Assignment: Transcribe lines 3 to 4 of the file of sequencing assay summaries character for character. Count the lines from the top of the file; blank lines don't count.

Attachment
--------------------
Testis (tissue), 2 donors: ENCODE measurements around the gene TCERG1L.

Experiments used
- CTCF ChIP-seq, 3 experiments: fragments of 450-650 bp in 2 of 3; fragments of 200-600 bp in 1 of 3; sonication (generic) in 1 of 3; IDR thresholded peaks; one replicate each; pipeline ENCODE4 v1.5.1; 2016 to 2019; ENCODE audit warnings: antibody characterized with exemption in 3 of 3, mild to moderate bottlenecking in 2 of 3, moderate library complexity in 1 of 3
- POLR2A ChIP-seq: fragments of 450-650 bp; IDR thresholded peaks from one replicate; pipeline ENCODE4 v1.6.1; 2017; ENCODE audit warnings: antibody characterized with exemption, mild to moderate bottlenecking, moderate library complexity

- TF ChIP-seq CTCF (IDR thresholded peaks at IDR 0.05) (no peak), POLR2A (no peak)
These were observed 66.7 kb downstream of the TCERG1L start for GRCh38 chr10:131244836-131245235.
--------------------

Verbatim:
- CTCF ChIP-seq, 3 experiments: fragments of 450-650 bp in 2 of 3; fragments of 200-600 bp in 1 of 3; sonication (generic) in 1 of 3; IDR thresholded peaks; one replicate each; pipeline ENCODE4 v1.5.1; 2016 to 2019; ENCODE audit warnings: antibody characterized with exemption in 3 of 3, mild to moderate bottlenecking in 2 of 3, moderate library complexity in 1 of 3
- POLR2A ChIP-seq: fragments of 450-650 bp; IDR thresholded peaks from one replicate; pipeline ENCODE4 v1.6.1; 2017; ENCODE audit warnings: antibody characterized with exemption, mild to moderate bottlenecking, moderate library complexity